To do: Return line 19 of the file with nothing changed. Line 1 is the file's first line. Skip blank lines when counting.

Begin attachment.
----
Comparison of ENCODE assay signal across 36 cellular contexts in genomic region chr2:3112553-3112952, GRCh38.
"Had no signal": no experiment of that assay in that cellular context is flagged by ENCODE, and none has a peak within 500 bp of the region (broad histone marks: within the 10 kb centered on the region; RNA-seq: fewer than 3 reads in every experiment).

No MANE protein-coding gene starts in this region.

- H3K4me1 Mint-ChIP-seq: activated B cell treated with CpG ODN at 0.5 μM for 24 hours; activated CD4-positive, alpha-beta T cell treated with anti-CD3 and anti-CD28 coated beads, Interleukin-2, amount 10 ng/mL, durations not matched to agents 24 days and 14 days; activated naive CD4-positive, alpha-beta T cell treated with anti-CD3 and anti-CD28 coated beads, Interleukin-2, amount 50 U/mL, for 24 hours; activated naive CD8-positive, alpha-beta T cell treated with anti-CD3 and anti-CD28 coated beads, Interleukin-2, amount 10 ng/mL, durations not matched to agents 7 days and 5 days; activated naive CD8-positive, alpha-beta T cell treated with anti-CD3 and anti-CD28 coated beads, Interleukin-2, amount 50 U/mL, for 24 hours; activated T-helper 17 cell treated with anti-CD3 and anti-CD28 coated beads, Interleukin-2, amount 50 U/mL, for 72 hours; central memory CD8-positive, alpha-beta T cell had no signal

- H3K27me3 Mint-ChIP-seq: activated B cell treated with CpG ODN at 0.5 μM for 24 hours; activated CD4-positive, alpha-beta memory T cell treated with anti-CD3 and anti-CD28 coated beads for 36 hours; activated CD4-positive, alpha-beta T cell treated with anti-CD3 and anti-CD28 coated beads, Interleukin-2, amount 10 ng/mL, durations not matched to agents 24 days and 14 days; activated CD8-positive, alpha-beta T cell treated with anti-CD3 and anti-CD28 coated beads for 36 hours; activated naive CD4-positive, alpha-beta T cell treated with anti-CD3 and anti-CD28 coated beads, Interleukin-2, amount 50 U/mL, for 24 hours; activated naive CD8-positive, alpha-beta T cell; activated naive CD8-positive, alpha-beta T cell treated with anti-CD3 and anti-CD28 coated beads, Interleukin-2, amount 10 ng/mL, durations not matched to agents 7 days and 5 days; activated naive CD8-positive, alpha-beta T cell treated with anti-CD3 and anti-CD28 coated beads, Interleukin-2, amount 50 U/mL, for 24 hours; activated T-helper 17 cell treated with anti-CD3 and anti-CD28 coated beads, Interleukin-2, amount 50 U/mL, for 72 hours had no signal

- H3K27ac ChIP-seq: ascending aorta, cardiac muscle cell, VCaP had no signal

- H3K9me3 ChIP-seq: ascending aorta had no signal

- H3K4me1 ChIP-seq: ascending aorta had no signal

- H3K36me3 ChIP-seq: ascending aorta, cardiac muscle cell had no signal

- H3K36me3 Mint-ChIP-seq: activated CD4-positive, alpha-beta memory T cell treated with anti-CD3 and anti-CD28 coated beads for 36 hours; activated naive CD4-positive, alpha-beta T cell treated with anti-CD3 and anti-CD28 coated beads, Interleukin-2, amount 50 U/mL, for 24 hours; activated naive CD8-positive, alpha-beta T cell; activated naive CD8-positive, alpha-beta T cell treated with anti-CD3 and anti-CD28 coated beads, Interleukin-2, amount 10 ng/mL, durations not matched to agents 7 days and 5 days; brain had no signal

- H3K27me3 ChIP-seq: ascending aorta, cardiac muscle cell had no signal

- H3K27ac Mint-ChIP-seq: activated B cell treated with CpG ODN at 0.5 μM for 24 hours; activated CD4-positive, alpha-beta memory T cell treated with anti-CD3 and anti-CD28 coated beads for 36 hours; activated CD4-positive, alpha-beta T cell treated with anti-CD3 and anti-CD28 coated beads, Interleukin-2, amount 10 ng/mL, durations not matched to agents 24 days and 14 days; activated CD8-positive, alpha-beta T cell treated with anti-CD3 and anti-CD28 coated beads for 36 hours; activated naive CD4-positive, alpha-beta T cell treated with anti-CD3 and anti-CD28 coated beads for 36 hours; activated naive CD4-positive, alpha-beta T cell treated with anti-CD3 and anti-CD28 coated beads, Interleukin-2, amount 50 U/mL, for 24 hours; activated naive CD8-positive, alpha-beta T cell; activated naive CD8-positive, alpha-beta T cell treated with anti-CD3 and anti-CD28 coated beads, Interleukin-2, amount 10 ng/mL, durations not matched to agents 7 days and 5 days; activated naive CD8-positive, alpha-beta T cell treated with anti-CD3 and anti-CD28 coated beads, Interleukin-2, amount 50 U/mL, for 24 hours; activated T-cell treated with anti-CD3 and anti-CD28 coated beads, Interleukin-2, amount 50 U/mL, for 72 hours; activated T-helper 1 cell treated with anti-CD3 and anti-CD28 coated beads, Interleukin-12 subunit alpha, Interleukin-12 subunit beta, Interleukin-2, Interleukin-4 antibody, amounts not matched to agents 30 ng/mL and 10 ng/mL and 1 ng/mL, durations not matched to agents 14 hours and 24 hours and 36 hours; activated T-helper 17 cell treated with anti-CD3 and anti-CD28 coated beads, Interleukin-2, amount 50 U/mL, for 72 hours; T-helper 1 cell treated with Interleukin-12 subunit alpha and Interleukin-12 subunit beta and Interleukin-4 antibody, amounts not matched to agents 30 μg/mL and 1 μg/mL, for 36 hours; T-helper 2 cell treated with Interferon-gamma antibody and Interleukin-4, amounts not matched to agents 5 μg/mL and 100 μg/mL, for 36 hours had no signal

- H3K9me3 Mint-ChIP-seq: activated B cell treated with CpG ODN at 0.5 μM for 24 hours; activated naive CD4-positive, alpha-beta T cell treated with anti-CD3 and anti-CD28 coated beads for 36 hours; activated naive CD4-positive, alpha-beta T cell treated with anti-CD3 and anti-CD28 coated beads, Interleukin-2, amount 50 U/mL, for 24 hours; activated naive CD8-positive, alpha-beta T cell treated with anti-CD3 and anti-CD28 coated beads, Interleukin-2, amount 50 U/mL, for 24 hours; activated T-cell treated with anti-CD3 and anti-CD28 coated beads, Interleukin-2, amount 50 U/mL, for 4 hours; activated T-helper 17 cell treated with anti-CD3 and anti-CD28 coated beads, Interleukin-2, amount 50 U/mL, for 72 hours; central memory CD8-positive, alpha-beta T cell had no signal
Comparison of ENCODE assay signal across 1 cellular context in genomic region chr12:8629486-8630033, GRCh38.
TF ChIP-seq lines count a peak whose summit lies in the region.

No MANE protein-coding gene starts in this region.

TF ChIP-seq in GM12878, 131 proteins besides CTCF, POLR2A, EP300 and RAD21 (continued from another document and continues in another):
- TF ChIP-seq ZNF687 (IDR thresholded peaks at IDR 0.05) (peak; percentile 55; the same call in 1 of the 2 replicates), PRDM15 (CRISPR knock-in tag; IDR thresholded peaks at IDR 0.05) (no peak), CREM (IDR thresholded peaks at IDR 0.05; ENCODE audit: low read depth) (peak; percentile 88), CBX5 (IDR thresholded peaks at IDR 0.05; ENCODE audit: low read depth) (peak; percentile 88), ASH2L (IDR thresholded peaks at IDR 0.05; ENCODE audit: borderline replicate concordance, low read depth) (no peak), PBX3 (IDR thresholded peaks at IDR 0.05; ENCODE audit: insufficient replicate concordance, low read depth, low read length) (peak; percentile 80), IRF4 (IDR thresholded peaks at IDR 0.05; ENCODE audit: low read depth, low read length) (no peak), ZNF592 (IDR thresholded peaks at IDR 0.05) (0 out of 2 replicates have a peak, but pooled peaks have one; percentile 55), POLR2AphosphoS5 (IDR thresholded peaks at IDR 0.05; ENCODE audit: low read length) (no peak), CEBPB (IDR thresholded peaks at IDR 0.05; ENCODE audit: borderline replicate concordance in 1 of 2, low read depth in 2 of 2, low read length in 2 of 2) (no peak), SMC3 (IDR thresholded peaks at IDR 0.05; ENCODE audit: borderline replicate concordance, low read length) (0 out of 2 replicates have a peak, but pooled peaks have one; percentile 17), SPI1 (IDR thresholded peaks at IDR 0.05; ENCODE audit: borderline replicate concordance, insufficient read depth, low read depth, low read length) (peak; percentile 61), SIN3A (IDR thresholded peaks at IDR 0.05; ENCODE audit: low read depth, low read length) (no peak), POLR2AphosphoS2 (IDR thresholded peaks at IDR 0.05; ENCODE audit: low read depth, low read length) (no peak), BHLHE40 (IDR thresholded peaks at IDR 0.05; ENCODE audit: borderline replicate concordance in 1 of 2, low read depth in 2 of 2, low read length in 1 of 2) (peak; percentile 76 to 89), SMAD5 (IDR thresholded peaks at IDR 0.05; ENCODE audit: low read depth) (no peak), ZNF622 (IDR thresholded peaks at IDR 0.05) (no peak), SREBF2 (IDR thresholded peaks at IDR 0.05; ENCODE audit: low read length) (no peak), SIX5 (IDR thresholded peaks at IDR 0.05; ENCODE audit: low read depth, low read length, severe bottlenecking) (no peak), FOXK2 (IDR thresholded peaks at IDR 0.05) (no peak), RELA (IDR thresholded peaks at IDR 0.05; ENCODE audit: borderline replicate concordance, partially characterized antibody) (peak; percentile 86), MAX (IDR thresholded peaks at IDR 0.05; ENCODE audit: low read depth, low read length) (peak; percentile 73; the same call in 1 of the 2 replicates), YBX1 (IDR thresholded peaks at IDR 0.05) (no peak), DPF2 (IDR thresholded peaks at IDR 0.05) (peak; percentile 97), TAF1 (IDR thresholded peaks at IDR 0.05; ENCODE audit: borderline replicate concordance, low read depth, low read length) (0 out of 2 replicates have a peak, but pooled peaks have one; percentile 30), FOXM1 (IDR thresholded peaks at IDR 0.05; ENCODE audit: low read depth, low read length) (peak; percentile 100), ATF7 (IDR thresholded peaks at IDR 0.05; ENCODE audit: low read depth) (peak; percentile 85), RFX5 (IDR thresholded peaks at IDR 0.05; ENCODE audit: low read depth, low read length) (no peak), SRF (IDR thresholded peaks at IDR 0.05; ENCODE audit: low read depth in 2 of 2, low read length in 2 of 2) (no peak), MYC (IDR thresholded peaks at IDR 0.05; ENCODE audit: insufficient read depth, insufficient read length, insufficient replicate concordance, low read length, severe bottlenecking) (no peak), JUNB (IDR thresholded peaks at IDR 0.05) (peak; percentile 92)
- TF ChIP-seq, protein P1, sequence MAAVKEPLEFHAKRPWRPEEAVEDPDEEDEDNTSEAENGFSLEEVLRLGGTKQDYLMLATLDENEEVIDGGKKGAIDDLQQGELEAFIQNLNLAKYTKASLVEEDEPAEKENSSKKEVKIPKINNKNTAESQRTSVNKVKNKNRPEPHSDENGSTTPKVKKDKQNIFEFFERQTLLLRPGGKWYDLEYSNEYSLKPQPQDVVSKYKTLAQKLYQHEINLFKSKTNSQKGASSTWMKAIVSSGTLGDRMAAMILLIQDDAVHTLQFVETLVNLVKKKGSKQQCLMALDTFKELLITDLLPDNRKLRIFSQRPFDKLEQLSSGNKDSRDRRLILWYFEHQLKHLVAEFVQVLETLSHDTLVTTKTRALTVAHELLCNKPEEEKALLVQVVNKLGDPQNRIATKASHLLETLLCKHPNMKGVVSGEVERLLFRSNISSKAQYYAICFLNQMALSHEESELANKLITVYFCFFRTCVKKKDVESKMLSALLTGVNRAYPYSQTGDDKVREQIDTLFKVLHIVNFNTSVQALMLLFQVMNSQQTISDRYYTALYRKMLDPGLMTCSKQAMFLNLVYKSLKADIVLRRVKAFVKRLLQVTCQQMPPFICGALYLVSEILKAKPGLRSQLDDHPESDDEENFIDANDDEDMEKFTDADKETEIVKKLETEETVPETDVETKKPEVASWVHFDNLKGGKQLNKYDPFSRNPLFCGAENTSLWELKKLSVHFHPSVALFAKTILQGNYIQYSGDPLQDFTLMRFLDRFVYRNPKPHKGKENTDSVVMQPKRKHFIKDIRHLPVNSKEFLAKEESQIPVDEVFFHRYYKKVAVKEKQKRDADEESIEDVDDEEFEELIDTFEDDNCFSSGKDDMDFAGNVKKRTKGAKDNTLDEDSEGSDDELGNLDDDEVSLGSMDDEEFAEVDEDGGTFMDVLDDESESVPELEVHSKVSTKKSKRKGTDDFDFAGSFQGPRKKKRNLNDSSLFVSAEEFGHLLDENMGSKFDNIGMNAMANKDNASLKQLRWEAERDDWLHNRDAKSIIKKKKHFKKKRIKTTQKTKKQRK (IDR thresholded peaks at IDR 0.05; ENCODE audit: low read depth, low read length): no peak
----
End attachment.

- TF ChIP-seq, protein P1, sequence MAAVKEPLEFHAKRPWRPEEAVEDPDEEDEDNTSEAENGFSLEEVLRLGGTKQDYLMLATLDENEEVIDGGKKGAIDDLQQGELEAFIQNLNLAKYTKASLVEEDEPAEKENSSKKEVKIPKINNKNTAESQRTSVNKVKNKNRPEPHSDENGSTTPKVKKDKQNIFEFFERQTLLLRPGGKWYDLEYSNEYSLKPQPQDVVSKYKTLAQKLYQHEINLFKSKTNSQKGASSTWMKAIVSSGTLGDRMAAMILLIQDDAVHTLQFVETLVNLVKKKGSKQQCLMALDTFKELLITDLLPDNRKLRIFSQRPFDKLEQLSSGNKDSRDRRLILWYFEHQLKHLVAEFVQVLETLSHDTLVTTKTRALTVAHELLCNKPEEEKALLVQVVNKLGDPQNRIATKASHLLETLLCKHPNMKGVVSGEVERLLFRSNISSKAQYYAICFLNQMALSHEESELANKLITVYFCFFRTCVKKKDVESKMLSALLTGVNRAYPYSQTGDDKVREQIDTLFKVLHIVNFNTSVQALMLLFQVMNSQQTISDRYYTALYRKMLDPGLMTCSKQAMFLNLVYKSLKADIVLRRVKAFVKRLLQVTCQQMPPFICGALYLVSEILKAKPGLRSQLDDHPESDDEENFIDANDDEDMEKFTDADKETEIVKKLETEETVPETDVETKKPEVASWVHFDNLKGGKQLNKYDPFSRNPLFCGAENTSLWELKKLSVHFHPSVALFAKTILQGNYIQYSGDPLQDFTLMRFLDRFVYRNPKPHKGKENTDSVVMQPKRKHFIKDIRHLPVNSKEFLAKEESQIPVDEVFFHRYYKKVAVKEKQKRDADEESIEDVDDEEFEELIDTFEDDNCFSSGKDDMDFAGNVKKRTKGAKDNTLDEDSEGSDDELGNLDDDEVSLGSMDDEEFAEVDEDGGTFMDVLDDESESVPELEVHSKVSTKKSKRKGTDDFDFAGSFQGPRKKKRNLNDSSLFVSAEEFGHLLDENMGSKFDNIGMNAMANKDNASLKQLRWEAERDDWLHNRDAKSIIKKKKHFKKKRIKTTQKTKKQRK (IDR thresholded peaks at IDR 0.05; ENCODE audit: low read depth, low read length): no peak